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    So drilling ejector holes for the actual mold core/cavity, or the ejector plate itself? In ejector plate, just step up your drill size a thou or so if you want to "one and done" it. If for a cavity, we used to jig grind ours, I think, depending on material being molded. I think glass filled nylon will flash at around .0005" and polypropylene is .001". SO I think it would depend on what you are molding. Hell I wouldn't trust a reamer to hold .0005" for very long so...

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    Used to do that all the time and then hone or lap the holes to size

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    We do it all the time, we use only Mitsubishi drills, they will hold the size, no center drill, straight thru with high pressure coolant. It's actually quite unbelievable that it works, AND you get a much smoother hole compared to reaming.

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    Quote Originally Posted by novotny731 View Post
    Seriously? Yea, I am serious. I know how to ream and do it the old way, just trying to try new things. See if I can speed up the process. If I can't get it to be consistent and accurate, then I'll go back. You're making it sound bad to try new things. Yeah, I know how to make EJ Pin Holes. litlerob1 Makino 14,000 RPM Spindle I'm cutting P-20 5/32 DIA. and 3/16 DIA.
    If that was the case you wouldn't be asking questions here.

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    Quote Originally Posted by triumph406 View Post
    If that was the case you wouldn't be asking questions here.
    To be fair, he said he knows how to make holes, not how to make GOOD holes.

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    Quote Originally Posted by novotny731 View Post
    Hey,

    I'm on any tips or tricks on carbide drilling. I'm using through coolant. I am trying to use the carbide drill for ejector pins on plastic injection molds. The problem I'm having is the hole is just a little bit too small for my ejector pin. I haven't done much carbide drilling. We have all these carbide drills here. I'm trying to put them to use and save time. Any ideas would be great! Thanks for your time!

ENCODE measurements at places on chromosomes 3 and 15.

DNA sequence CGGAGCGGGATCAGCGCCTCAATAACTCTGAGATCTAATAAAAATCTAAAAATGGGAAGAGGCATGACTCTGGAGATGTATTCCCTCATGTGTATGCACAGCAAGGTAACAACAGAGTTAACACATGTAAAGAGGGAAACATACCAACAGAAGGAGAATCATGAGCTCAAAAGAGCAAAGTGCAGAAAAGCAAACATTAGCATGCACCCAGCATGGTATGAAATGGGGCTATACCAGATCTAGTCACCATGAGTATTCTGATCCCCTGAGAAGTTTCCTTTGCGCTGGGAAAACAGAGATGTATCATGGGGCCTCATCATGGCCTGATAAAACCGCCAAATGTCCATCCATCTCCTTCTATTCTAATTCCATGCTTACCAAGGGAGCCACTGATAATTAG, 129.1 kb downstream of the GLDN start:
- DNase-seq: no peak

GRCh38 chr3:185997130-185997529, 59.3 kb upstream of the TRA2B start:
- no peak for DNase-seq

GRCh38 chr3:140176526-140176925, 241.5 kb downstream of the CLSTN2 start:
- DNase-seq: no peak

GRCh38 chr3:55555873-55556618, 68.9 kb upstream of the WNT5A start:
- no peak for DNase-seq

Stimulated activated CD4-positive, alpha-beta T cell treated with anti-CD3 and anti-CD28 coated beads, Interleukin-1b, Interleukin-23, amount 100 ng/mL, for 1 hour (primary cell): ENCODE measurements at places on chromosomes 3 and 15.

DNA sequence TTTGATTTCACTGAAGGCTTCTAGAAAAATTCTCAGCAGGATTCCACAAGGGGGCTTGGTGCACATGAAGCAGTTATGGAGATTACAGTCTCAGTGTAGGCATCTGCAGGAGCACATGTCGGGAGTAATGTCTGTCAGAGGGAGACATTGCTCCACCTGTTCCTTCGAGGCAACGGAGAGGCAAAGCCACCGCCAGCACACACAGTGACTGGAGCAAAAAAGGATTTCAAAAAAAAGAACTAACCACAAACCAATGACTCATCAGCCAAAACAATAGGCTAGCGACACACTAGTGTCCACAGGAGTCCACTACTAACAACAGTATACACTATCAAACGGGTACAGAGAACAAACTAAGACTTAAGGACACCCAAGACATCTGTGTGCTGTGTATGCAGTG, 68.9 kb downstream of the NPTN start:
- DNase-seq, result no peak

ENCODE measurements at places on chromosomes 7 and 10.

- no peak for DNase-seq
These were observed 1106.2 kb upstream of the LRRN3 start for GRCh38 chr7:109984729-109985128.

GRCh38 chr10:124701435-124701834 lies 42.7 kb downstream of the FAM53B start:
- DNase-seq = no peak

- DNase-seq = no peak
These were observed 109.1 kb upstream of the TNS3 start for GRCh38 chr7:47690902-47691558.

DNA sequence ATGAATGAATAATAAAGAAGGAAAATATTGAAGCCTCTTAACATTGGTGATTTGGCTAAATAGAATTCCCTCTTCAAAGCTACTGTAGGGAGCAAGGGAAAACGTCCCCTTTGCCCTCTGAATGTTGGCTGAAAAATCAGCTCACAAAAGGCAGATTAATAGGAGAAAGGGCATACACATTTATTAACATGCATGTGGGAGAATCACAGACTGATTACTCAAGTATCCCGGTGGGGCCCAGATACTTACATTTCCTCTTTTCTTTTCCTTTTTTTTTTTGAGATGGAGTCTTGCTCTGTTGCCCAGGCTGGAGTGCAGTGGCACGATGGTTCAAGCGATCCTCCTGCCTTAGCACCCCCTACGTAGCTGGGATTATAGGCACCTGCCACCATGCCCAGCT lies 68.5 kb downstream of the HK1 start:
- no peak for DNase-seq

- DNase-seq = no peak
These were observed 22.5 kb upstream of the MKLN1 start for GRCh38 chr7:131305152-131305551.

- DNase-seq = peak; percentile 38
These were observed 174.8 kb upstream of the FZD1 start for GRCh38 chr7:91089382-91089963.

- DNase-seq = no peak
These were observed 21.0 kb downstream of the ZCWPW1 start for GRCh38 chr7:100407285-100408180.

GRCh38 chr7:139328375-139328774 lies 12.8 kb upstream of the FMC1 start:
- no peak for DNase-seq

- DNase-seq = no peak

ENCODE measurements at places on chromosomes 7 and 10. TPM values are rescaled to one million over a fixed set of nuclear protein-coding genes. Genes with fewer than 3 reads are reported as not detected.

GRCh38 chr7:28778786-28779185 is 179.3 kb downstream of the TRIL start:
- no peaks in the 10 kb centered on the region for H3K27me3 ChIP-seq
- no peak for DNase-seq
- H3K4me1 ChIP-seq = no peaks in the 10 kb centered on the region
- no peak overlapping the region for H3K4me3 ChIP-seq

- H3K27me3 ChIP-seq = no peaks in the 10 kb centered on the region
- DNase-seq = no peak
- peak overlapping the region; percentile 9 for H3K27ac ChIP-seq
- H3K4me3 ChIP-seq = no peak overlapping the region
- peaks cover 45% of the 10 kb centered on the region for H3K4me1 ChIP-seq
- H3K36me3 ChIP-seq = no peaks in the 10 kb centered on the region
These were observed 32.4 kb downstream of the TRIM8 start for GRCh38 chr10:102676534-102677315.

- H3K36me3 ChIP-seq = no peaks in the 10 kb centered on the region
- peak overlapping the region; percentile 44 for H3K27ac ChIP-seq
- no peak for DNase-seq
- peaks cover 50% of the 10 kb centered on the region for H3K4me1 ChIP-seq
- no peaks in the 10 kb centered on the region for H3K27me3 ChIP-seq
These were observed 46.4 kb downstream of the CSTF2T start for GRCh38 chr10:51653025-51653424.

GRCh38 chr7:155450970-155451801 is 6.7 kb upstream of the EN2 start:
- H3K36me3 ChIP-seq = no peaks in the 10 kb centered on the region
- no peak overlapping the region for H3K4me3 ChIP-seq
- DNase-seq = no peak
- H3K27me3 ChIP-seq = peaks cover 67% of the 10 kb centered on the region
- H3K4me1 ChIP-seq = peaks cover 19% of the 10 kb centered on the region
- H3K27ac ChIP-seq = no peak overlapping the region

.
    length to dia ratio of drill is the most important thing. you can have somebody drill a million shallow holes per days no problems and then drill deep holes and start having massive broken drill problems and high part scrap loss.
    .
    just saying trying to save 10 minutes drilling time and then spending 10 hours dealing with broken drill bits most likely you are creating extra time loss not saving any time by the end of the year.

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    Quote Originally Posted by 5 axis Fidia guy View Post
    We do it all the time, we use only Mitsubishi drills, they will hold the size, no center drill, straight thru with high pressure coolant. It's actually quite unbelievable that it works, AND you get a much smoother hole compared to reaming.
    People swear by Guhring, but I'd puts Mits solid carbs right up there with the best of them. The MHS line is specifically designed for drilling ejector pin holes in one shot. They're all double margin whereas I think most "universal" solid carbide drills don't get into double margin until 5 or even 8xD.

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    Quote Originally Posted by dodgin View Post
    They're all double margin whereas I think most "universal" solid carbide drills don't get into double margin until 5 or even 8xD.
    Speaking of double margin, I recently had to cross drill a 1” hole in 3” round annealed 4340. We’re using an Iscar SumoCham insert drill. This time around the drill tips were back ordered so we got an alternative that was in stock...it was the same everything but double margin. The hole was pretty wonky and the surface finish was real bad with big swirls in it. Long story short we got the single margin inserts in and everything was back to being perfect. Any idea why the double-margin was behaving so badly? I always thought double margin just drilled straighter, rounder holes with essentially no trade off.